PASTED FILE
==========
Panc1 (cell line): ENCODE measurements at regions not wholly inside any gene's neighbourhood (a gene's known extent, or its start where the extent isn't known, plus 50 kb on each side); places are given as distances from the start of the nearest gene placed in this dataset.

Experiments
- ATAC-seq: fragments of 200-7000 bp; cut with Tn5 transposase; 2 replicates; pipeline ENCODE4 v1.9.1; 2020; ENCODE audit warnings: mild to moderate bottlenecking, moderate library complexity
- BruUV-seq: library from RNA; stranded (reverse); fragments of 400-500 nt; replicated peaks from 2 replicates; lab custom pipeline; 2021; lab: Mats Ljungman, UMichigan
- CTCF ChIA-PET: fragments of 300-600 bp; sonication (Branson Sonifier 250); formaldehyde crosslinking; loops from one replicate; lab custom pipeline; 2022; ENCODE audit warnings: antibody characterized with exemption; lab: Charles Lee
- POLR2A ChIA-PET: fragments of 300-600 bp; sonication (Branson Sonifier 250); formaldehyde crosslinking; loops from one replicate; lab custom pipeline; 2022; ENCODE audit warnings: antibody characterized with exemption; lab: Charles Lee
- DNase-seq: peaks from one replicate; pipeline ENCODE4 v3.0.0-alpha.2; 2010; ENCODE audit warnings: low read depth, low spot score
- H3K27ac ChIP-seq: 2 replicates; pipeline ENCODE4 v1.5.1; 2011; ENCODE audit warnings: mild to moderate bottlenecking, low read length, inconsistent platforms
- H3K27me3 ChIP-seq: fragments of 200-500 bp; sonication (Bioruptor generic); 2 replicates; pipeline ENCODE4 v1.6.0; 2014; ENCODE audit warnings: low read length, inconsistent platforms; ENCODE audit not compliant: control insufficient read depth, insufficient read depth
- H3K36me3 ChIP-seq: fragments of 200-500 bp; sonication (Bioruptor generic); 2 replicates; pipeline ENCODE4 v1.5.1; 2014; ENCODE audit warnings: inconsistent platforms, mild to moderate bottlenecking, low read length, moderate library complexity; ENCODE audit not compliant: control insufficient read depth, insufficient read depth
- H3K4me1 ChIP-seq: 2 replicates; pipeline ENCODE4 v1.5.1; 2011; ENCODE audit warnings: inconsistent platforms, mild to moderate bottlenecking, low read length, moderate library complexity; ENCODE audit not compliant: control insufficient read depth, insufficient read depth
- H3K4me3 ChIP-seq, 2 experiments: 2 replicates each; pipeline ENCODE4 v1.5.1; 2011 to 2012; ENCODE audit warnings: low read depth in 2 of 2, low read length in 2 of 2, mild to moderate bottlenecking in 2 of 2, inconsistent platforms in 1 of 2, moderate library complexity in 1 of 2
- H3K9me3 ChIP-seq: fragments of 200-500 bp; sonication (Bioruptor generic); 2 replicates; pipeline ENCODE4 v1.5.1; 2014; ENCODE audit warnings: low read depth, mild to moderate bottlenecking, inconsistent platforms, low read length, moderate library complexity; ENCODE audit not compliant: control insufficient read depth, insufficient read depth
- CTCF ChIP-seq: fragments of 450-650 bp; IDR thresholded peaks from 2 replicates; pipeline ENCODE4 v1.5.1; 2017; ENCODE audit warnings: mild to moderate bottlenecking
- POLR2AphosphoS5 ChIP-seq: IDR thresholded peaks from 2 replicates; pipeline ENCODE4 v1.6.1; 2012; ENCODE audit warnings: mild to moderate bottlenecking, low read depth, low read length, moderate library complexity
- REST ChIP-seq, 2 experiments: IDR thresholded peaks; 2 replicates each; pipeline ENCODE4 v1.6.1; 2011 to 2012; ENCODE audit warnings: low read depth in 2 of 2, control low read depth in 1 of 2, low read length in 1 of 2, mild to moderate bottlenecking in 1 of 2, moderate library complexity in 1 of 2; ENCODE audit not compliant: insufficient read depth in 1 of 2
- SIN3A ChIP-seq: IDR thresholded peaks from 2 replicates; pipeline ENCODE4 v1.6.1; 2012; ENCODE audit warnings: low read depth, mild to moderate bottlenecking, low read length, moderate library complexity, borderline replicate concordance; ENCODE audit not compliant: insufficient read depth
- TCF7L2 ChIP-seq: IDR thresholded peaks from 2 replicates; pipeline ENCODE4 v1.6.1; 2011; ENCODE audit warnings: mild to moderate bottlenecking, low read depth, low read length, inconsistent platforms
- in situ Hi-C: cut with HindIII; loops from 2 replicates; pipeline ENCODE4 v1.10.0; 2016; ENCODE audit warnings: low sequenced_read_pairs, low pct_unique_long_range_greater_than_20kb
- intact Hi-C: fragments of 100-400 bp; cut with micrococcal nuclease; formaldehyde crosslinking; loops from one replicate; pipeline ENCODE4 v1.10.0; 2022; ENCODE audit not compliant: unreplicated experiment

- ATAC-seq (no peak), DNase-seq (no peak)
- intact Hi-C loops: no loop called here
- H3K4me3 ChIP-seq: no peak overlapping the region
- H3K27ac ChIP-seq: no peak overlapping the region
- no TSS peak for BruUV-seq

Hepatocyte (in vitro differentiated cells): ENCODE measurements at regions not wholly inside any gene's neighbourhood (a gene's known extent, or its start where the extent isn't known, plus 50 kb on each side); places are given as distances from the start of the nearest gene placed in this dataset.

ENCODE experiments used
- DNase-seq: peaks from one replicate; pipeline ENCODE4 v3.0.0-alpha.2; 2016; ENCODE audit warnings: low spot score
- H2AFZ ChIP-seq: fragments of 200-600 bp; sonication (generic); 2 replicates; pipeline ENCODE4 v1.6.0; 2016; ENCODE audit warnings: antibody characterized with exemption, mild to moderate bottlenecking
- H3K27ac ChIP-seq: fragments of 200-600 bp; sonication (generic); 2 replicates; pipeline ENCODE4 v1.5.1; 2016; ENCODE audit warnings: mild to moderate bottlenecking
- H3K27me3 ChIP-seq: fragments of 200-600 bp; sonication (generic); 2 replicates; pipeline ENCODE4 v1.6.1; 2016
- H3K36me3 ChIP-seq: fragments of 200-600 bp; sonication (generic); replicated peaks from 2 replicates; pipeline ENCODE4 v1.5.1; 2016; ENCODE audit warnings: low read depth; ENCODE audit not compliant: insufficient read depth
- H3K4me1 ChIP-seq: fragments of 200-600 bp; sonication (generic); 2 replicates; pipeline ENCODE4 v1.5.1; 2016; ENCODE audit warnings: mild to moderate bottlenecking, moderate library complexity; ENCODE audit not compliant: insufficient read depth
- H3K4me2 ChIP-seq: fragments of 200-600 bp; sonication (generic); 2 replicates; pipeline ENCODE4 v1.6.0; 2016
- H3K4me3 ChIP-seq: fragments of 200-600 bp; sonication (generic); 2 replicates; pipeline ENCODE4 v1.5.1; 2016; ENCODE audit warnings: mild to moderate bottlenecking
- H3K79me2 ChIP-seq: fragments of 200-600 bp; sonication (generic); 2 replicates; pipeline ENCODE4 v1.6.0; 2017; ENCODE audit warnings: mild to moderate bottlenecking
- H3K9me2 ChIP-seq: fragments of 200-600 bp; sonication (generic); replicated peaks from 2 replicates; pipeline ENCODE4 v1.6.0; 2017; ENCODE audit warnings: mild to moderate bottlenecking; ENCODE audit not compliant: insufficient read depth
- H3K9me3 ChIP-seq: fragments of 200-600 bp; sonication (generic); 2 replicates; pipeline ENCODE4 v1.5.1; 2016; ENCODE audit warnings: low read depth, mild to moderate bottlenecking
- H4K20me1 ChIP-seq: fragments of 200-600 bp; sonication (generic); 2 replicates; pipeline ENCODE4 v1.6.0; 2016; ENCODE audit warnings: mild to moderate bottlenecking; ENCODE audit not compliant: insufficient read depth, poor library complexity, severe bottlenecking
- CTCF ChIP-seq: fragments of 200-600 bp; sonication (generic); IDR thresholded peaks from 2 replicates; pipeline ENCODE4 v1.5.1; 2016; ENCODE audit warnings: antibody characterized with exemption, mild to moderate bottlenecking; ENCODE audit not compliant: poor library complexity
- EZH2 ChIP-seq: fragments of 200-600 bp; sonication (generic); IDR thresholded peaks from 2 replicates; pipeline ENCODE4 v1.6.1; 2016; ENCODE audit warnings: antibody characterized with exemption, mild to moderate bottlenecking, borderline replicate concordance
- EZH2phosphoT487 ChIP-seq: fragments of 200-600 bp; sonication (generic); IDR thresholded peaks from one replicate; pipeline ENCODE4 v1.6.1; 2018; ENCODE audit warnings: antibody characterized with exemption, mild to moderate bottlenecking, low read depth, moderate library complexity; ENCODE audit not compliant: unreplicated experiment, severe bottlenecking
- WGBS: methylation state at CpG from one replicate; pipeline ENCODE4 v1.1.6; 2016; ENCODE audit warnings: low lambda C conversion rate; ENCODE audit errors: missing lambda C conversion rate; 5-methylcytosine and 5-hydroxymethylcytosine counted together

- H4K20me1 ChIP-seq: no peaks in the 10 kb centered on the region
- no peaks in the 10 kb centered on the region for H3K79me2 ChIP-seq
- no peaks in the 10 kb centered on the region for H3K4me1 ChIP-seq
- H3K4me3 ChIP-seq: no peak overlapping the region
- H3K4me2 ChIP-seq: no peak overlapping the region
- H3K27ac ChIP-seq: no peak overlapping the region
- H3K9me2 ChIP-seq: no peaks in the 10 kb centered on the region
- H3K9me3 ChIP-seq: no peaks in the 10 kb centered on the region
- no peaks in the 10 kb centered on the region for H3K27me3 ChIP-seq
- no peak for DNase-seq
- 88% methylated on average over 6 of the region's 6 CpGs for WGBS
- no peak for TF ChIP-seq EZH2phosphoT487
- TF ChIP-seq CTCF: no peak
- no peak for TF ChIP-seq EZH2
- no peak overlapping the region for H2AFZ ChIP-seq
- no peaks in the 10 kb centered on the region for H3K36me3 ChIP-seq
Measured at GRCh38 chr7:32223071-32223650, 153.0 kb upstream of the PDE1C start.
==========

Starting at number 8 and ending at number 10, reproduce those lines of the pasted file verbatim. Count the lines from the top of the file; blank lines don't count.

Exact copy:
- H3K27ac ChIP-seq: 2 replicates; pipeline ENCODE4 v1.5.1; 2011; ENCODE audit warnings: mild to moderate bottlenecking, low read length, inconsistent platforms
- H3K27me3 ChIP-seq: fragments of 200-500 bp; sonication (Bioruptor generic); 2 replicates; pipeline ENCODE4 v1.6.0; 2014; ENCODE audit warnings: low read length, inconsistent platforms; ENCODE audit not compliant: control insufficient read depth, insufficient read depth
- H3K36me3 ChIP-seq: fragments of 200-500 bp; sonication (Bioruptor generic); 2 replicates; pipeline ENCODE4 v1.5.1; 2014; ENCODE audit warnings: inconsistent platforms, mild to moderate bottlenecking, low read length, moderate library complexity; ENCODE audit not compliant: control insufficient read depth, insufficient read depth